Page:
Geographic Replication in Windows Azure

Windows Azure had some downtime this past February 29th. Let’s get the news out of the way:

Then, the facts from the Windows Azure Blog:

    I did some tinkering on a few late-nights this past week, recognizing that a reliable solution that does not include dedicated hardware (who wants to buy hardware that you might never need?) would be to locate a customer site in a site that is geographically distant from another. While this is not perfect (there are always risks):
  • Some higher-level controller goes out (in the case of Azure, this could be authentication in the Fabric Controller).
  • Risk of CNAME or DNS update delays.
  • Physical connection to a data center or region.
    What to do, what to do?
    Enter the Windows Azure Traffic Manager. Way back when (in fact, I administered a test with this question): load-balancing in Windows Azure was completely automatic. With the Windows Azure Traffic Manager, you have control over how traffic is routed to your virtual machines:
  • Performance
  • Round Robin
  • Failover

The Windows Azure Traffic Manager allows you to manage traffic between multiple instances of Web Roles for scalability and uptime, based on the criteria above. Further, you can create routing policies to manage geo-routing of incoming user requests so they go to an instance closest to the user. You can set these two policies to enable geographical failover in short order.

  • The first thing you need is a deployed hosted service. Please see the deployment lab in the WATK for details on how to set this up. Select as the primary geographical datacenter the one that suits your needs.
  • Then, you need multiple instances of your roles .. note that you need this to ensure you receive the uptime SLAs anyway. You can deploy this in your Service Configuration when you deploy your project, or in the Windows Azure Portal at runtime.
  • With your application deployed in one data center, repeat the steps above by setting up a hosted instance in a different data center and deploying your code to it. Note that these will have different URL prefixes; but don’t let that bug you.

Verify your deployments in the Windows Azure Portal. You should see both deployments in different data centers. Then:

  • Run the Windows Azure Traffic Manager from the Windows Azure Portal.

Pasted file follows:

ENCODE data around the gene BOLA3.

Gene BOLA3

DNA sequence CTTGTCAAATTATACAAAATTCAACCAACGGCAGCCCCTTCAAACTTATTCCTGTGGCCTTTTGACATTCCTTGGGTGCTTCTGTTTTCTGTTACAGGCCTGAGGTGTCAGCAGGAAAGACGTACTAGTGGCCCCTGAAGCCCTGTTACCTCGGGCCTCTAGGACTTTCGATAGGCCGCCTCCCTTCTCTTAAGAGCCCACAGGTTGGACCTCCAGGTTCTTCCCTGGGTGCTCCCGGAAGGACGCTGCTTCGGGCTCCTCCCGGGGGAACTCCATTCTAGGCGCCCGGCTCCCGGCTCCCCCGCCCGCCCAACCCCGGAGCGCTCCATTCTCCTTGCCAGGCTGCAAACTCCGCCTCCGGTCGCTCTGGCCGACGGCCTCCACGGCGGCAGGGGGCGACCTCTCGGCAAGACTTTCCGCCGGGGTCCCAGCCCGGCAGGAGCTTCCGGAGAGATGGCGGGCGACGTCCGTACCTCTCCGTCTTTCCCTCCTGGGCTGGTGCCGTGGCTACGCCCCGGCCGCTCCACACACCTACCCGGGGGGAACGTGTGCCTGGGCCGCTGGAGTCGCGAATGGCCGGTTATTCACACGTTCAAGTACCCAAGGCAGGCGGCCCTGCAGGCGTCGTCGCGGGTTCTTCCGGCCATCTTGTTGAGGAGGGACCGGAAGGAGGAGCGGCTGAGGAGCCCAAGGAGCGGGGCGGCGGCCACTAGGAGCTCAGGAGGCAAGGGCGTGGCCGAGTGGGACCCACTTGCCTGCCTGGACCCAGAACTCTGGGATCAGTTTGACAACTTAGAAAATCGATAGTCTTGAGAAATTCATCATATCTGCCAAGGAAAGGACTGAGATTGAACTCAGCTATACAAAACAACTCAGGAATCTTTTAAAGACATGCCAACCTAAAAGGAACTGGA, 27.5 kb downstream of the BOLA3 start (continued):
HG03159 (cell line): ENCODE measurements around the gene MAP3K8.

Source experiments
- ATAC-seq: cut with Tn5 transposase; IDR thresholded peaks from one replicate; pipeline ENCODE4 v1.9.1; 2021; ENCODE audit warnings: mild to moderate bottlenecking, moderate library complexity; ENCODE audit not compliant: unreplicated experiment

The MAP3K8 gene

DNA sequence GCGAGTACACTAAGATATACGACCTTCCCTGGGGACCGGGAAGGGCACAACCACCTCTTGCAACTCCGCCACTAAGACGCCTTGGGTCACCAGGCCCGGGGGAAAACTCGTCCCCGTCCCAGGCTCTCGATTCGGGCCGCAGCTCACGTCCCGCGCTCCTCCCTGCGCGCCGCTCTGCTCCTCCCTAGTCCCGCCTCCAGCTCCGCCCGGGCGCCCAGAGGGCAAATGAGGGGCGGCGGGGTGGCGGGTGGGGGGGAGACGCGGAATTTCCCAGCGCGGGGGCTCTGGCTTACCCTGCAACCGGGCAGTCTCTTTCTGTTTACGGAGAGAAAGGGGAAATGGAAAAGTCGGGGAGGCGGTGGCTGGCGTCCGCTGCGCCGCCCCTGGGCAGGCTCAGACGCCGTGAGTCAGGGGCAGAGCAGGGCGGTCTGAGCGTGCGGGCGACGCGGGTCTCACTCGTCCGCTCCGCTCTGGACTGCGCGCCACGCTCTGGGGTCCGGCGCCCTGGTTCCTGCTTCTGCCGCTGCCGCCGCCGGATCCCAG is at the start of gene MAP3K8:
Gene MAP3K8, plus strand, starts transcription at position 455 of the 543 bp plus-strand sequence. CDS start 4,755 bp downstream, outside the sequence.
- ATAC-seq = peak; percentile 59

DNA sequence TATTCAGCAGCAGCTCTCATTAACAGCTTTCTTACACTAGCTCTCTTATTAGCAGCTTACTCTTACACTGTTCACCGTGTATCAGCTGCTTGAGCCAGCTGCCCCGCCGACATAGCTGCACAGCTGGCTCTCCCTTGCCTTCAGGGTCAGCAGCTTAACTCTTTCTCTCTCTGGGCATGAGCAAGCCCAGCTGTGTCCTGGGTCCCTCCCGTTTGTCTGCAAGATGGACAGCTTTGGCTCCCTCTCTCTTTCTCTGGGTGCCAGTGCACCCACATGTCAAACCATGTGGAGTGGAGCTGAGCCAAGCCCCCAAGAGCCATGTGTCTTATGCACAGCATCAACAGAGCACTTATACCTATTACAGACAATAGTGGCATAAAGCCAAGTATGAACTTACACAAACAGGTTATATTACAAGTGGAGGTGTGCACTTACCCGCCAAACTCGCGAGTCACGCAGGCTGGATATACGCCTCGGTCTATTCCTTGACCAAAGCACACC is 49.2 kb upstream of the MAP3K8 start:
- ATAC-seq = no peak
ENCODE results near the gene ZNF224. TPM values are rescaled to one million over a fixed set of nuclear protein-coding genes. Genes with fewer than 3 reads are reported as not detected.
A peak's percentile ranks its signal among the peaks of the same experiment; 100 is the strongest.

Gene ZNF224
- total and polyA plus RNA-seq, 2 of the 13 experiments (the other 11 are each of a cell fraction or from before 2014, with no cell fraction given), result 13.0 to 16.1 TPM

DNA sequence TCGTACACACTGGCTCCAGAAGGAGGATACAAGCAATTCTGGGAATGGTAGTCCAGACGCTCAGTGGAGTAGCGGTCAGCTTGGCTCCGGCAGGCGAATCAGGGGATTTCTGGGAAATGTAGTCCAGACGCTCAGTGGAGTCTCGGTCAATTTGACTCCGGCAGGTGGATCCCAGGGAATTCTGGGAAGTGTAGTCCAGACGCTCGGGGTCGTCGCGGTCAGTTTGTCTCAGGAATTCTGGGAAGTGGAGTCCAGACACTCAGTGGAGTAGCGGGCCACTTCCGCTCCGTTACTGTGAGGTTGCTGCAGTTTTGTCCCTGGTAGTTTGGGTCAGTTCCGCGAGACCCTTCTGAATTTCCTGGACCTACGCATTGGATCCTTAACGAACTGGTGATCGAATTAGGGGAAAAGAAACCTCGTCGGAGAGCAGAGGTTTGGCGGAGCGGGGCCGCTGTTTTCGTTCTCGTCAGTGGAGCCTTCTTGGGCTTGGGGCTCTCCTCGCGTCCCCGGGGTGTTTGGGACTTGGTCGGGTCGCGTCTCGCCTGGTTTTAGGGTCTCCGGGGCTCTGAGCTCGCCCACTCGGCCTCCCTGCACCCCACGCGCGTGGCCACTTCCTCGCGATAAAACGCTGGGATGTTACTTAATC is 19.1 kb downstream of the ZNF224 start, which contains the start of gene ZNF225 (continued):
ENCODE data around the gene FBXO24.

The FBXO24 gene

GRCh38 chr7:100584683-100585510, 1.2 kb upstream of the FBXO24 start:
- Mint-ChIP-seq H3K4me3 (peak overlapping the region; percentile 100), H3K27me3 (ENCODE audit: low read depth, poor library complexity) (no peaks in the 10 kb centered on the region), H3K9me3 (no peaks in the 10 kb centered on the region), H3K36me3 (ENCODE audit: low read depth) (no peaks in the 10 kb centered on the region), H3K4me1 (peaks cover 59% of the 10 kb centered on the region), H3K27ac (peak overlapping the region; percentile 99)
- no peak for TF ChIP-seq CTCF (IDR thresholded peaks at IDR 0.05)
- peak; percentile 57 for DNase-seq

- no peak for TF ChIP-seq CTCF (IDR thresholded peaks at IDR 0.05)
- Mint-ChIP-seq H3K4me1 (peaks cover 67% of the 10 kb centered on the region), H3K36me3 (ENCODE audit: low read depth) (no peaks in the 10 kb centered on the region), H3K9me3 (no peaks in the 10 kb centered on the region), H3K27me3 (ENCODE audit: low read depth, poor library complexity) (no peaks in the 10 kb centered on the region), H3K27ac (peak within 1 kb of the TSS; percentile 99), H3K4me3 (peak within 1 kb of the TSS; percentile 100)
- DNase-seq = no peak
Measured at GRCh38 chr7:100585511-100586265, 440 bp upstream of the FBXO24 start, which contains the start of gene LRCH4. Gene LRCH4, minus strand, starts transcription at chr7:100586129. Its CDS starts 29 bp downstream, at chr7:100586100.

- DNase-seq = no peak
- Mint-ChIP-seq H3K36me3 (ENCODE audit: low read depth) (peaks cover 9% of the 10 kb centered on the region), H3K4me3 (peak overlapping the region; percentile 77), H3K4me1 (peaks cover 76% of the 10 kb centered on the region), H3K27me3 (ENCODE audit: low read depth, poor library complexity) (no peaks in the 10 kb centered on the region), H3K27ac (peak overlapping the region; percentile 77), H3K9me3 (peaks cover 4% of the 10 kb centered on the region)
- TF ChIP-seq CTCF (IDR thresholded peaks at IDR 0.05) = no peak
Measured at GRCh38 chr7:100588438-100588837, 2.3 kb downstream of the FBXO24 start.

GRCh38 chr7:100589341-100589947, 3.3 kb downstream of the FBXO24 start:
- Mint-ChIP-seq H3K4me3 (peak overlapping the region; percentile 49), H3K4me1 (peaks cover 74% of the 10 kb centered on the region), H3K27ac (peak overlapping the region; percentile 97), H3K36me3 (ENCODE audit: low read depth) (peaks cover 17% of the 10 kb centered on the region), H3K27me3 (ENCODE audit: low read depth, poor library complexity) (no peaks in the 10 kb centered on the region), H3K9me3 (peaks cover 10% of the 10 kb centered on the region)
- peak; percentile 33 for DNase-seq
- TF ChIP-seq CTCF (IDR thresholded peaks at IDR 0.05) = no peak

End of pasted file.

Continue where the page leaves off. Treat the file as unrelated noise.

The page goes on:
• Create a Traffic Manager Policy, selecting your subscription and the ‘Performance’ option under Load Balancing.
    • Select the two internal DNS names for your disparate services.

With this, your solution is complete. The Traffic Manager will talk with the Fabric Controller, and when performance or access is degraded on one set of instances, it will redirect traffic to the other instances. This should increase your stability in the Cloud!

I’ll see you there.

About Michael Coates
I am a pragmatic evangelist. The products, services and solutions I write about fulfill real-world expectations and use cases. I stay up-to-date on real products I use and review, and share my thoughts here. I apply the same lens when designing an architecture, product or when writing papers. I am always looking for ways that technology can create or enhance a business opportunity .. not just technology for technology's sake. My CV says: Seasoned technology executive, leveraging years of experience with enterprise and integration architectural patterns, executed with healthy doses of business acumen and pragmatism. That's me. My web site says: Technology innovations provide a myriad of opportunities for businesses. That said, having the "latest and greatest" for its own sake isn't always a recipe for success. Business successes gained through exploiting innovation relies on analysis of how the new features will enhance your business followed by effective implementation. Goals vary far and wide: streamlining operations, improving customer experience, extending brand, and many more. In all cases, you must identify and collect the metrics you can apply to measure your success. Analysis must be holistic and balanced: business and operational needs must be considered when capitalizing on a new technology asset or opportunity.

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